- The intricate design shines in the durability and sleek feel, even if only in aluminum and plastic materials.
- The grinding capabilities of cone or disk grinders is pretty reliable — most versions now have a continuously variable grinder for your coffee beans!
- Proprietary processes such as the Pulse Extraction Process (PEP) or the Intelligent Water System (IWS) optimize the preparation — even if no one knows how.
- Customer favorites like individual coffee profiles, the one-touch function and extra-shot function are often standard.
- The most important factors (temperature, coffee grind quantity, aroma levels, coffee strength, etc.) are always adjustable, even in entry-level Jura coffee machines.
- Ideas like “fine foam technology” are not just marketing lingo at Jura — they actually work!
- The operation is almost always simple and intuitive — whether via a touch screen or smartphone.
- All machines work with an automatic milk frothing system — a cappuccinatore — except for the dairy-free Jura A1. Manual steam wands aren’t Jura’s thing.
- The descaling program and cleaning programs are very well-thought-out — they have to be.
- The service life is high even with intensive use.
Disadvantages of Jura Coffee Machines
- Price-wise, the devices are always above standard market prices, even with equivalent equipment — buying Jura coffee machines at a discount isn’t that easy to do.
- The accessory package usually makes very little sense. For example, there’s not a basic container for milk but a WLAN adapter-equipped carafe instead. Being upsold on an expensive carafe irritates me, and I can only imagine I’d balk less if they just included it with the price — it’s human nature, I guess.
- Regular maintenance and Jura coffee machine repair, though rarely needed, can be expensive and complicated — because of the fixed brew group.
In recent years, Jura has launched a quality campaign to clean up its product lines. That’s why there are far fewer zeros in model numbers today than in the past.
Take the Jura Impressa C60, for example. Back in the day, I had one of these Jura coffee machines and was more than disappointed with its performance.
You all have left many comments for me about Jura coffee machines, which, together with my tests, provide the following important insights that should influence your individual evaluation and purchase decisions.
For starters, because Jura coffee machines rinse the coffee and milk spouts frequently, they use a lot of water. Therefore, the operation is more expensive in the long run than with other devices.
The temperature of the frothed milk is sometimes described as too cool for many users. However, I have not independently confirmed that, at least not for the Jura Z6, Z8 or GIGA 6 coffee machines.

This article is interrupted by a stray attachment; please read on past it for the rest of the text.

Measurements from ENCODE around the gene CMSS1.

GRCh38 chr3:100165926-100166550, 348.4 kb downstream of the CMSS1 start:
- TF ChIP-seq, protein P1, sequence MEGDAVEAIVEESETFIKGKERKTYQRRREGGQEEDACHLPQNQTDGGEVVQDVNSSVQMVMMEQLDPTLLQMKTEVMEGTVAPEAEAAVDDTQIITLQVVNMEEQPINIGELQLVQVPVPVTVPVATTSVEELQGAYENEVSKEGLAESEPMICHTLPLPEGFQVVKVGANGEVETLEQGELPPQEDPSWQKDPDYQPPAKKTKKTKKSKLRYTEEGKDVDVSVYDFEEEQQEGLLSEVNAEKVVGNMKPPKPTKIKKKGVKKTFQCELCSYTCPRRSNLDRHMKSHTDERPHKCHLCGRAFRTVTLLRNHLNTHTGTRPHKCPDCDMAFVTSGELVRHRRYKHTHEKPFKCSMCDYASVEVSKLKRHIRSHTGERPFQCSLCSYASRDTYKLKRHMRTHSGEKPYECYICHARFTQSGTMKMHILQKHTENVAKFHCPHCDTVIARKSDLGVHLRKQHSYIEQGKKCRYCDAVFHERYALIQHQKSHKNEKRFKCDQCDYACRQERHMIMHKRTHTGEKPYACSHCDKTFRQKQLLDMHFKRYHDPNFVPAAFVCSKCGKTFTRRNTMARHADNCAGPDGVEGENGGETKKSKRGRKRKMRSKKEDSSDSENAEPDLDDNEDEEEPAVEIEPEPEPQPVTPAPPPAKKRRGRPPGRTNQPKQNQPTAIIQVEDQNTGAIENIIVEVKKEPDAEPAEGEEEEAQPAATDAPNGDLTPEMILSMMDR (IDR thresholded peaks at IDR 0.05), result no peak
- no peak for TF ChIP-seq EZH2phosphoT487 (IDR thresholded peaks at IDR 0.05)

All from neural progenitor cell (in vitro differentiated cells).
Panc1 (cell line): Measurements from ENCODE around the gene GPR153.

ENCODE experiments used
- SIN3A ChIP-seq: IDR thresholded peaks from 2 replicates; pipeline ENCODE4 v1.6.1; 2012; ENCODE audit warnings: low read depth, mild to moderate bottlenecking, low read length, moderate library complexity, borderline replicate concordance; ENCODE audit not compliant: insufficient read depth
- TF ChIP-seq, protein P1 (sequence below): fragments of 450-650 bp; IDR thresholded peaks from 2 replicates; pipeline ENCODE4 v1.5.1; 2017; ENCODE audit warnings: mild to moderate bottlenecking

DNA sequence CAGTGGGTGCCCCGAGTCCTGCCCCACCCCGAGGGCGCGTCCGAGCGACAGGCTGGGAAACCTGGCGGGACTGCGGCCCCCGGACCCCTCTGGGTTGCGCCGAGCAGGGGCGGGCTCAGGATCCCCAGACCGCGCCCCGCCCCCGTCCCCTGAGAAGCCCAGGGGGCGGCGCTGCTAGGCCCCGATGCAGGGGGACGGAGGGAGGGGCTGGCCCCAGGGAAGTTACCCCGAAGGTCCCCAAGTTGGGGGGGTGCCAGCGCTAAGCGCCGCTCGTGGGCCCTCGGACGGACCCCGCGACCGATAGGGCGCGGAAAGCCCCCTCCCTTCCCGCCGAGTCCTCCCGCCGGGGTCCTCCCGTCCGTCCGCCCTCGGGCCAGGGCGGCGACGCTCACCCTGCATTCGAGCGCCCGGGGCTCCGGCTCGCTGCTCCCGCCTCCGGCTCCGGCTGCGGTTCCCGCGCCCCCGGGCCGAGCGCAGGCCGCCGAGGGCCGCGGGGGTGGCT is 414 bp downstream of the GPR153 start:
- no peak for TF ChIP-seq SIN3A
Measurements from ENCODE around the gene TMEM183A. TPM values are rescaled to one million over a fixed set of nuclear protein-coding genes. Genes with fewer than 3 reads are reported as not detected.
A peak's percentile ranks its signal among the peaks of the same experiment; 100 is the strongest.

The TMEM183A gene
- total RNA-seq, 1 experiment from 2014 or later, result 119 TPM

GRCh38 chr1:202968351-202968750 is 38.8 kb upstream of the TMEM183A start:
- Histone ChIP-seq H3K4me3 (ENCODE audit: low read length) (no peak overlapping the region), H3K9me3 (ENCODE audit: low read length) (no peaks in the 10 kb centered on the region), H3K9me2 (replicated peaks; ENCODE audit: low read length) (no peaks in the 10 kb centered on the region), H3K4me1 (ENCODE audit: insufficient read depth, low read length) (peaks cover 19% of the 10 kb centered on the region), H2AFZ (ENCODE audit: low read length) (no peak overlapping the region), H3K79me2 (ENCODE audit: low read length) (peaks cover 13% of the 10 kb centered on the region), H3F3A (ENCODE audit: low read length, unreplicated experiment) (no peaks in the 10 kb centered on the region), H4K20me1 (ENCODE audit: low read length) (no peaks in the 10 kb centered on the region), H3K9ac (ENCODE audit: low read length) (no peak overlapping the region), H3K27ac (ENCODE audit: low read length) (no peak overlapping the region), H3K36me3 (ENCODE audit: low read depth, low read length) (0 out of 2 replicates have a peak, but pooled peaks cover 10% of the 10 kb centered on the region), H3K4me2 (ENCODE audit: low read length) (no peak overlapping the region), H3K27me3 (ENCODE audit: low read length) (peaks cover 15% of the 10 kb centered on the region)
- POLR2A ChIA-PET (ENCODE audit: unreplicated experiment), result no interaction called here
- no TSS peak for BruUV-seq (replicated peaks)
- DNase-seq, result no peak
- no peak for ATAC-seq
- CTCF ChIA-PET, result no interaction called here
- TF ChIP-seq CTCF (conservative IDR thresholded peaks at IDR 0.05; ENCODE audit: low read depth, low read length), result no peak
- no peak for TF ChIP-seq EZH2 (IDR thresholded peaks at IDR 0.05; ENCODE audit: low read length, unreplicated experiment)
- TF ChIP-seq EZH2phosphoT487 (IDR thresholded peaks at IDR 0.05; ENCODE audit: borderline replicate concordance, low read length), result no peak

Hobbyists have found that the fixed brew group is often cleaner than a semi-clean machine with a removable brew group because of the many rinses. Like I said before, we’ll see!
Jura coffee makers have a more “closed-in” design, so not as many coffee grounds fall into tiny crevices. Mold in the machine is still a commonly cited problem — even if you rinse it a lot with hot water.
So, for the most part, I’ll leave these statements as they are. In my eyes, these are not Jura-specific problems — well, except for the fixed brew group issue. I also hear frequent complaints that Siemens super-automatic coffee machines produce frothed milk that is cooler than people would prefer.
As for the question of how clean Jura coffee machines are inside? I will finally have the answer in a few months after my test has run its course!
Topping the Charts: The Most Important Jura Coffee Machines at a Glance
Jura coffee machines are easy to tell apart: the further back in the alphabet the letter goes, the more extensive the coffee specialties, functions and price. This is especially true of the high-quality machines marked “GIGA,” which play in the gastronomic league.
When a Jura super-automatic coffee machine bears a two-digit numerical code, it’s usually a somewhat-modified version of one from the main series. However, I haven’t quite cracked the code as to whether these modifications are more lavish or more modest.
Jura is also one of the few brands that doesn’t constantly come out with allegedly new devices to seem current and increase the desire to buy. I think this is a good attitude — you could almost call it “sustainability.”
In the meantime, I have selected one or more models from almost every line and decided clear winners. Once again, this shows that Jura coffee machines are always best when not trying to be affordable or suitable for the masses. No more is this apparent than with the A-series.
Jura A1: Pretentious Purism for Those Who Live Alone
Note: The following video is in German, but stay tuned for all the nitty-gritty on the Jura A1.
No one scratches their head anymore when a super-automatic coffee maker without a milk frother competes against other machines in the category. That’s why the is a good choice if you don’t need a milk frothing system and want to spend less money than on “real” super-automatic coffee machines.
In my test, the Jura A1 made a good impression on me with its noble purism. Available in either Piano White or Piano Black, the high-quality artisanship, intuitive operation and aroma of the espresso are all top-notch. The grinding results, coffee quantity, extraction time and pump pressure are also spot-on.